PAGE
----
Managing the Global Supply Chain

Recent events have highlighted the need for action with regards to how we handle materials from abroad.
May 01, 2008
Volume 21, Issue 5

Paula J. Shadle, PhD
Recent events with food and pharmaceutical ingredients sourced from China (pet food, heparin, toothpaste, and cough medicine) highlight a major disadvantage of our complex international supply chains for food and drug ingredients. Driven by cost pressure and capacity limitations, many firms have gone overseas to source their materials.

Recent adverse events in the United States and Europe have included the sudden illness and death of pets that ate contaminated pet food. More recently, adverse events and deaths were reported in human patients receiving heparin. Investigation of the heparin incidents—currently reported as 62 deaths and hundreds of adverse events—is ongoing and much is yet unknown. All of the adverse events have been linked to contamination of the starting materials with toxic compounds, either through accidental or intentional behaviors.

These events—and others that have occurred in the past—point to the need to have careful controls over food and drug ingredients. Both government and industry now need to determine how best to exercise expanded oversight and improve public safety.


The problem of adulterated ingredients is not new. Similar events occurred in the US in 1937 when a cough syrup was formulated with diethylene glycol. Many of our current regulations were created after these events, and these regulations have undoubtedly served to protect us.

In late March 2008, the US Food and Drug Administration and the World Health Organization announced that they are working with Chinese regulators to help them improve their regulations and standards, offer training, and assist China in reaching internationally recognized levels of quality. In the long term, this intervention is the only way to solve the problem and protect public health in the US and abroad.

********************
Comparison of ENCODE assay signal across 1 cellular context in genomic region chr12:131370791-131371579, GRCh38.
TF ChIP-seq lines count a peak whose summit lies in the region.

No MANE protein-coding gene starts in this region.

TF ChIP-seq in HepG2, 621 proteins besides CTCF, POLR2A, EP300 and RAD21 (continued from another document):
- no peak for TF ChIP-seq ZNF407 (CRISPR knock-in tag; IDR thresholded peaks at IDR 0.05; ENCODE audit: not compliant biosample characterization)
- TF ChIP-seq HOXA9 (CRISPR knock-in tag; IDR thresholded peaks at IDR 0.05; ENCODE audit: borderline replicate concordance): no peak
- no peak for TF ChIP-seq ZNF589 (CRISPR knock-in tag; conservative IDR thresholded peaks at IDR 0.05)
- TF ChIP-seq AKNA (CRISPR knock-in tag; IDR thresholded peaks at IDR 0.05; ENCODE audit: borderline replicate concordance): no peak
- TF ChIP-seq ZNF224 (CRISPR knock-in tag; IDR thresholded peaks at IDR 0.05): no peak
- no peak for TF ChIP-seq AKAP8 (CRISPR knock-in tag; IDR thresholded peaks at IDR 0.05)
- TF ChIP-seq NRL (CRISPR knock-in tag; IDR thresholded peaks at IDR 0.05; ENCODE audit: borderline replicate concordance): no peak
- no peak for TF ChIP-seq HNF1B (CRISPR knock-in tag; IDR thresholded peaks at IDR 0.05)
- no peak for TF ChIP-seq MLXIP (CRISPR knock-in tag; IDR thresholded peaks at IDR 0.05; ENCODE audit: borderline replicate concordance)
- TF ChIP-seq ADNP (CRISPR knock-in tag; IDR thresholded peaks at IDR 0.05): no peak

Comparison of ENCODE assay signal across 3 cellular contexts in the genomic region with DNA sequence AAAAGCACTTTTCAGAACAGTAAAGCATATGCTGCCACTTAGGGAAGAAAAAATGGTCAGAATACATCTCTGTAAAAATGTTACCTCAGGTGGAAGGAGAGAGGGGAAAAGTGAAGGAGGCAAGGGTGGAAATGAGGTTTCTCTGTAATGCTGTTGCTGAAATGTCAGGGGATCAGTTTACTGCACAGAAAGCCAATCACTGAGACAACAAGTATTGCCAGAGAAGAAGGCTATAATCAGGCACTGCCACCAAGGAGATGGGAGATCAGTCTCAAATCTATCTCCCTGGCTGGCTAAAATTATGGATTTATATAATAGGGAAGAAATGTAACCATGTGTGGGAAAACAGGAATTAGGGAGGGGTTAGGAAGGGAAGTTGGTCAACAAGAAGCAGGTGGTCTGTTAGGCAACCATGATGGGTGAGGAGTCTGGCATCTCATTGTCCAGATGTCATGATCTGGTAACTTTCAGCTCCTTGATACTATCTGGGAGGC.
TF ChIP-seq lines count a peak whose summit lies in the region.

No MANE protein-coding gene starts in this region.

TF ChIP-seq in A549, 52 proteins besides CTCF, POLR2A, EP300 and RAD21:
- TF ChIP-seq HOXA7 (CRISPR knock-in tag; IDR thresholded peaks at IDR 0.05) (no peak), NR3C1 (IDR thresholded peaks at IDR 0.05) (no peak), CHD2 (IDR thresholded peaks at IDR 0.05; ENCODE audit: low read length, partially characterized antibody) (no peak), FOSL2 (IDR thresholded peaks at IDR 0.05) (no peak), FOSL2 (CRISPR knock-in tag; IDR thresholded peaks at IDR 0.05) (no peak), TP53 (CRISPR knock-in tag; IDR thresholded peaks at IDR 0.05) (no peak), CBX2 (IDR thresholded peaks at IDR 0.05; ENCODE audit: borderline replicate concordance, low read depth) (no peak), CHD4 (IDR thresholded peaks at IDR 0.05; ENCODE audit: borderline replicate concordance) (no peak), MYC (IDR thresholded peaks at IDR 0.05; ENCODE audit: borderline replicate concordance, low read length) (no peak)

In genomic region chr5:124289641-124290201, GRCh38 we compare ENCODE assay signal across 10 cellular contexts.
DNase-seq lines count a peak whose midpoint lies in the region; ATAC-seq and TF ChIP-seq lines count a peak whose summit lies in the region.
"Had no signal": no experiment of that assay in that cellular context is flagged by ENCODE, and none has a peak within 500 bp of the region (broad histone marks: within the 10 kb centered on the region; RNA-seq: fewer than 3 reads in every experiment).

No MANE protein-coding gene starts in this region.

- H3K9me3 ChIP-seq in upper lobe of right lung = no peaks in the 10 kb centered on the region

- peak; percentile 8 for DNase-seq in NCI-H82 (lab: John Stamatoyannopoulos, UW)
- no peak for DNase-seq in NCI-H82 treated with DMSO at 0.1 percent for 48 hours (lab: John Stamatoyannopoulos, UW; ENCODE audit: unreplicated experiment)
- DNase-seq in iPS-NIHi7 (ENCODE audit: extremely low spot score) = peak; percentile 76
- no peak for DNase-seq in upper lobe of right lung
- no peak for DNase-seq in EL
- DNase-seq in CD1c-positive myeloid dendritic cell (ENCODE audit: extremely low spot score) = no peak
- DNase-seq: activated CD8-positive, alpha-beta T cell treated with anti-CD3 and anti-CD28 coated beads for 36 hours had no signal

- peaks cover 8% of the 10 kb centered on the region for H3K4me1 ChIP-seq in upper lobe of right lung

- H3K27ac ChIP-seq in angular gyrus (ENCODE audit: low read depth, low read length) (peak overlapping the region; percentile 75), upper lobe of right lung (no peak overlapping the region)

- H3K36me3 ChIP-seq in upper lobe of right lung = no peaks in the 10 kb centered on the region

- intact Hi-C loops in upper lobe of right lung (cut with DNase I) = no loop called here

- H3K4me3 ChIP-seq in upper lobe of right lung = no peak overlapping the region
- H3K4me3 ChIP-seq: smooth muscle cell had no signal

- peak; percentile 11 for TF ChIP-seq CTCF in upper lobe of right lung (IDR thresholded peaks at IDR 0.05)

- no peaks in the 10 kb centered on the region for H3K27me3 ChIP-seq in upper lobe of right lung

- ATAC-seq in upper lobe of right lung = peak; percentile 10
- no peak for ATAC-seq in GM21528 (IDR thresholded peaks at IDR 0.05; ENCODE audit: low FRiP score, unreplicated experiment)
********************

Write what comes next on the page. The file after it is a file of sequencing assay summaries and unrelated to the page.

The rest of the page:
To avoid being the next supplier of contaminated products, US firms that use raw materials or active pharmaceutical ingredients that originate abroad should immediately consider taking the following actions:

  • Make a list of all materials originating from foreign suppliers, whether purchased directly or indirectly from foreign firms;
  • Ask suppliers to notify them of any ingredients of foreign origin, and obtain an agreement to notify them of any future changes in sourcing;
  • Review supplier qualification and oversight policies and consider policy changes;
  • Identify any suppliers that have never been audited or assessed;
  • Identify any materials that are currently on reduced-testing status and immediately trigger full-test status for one or more lots of that material;
  • Develop quality agreements with all suppliers that include change notification and traceability verification.
  • Perform a scientific review of the methods used for release testing and whether they appear adequate and reasonable;
  • Consider adulteration—would it be detectable?
  • Are additional methods feasible, appropriate, and useful?
The quality of a medicinal product begins with its ingredients. A global supply chain offers more opportunities for accidental contamination as well as intentional adulteration, counterfeiting, and misbranding. Sticking to minimal requirements may not be enough.

lorem ipsum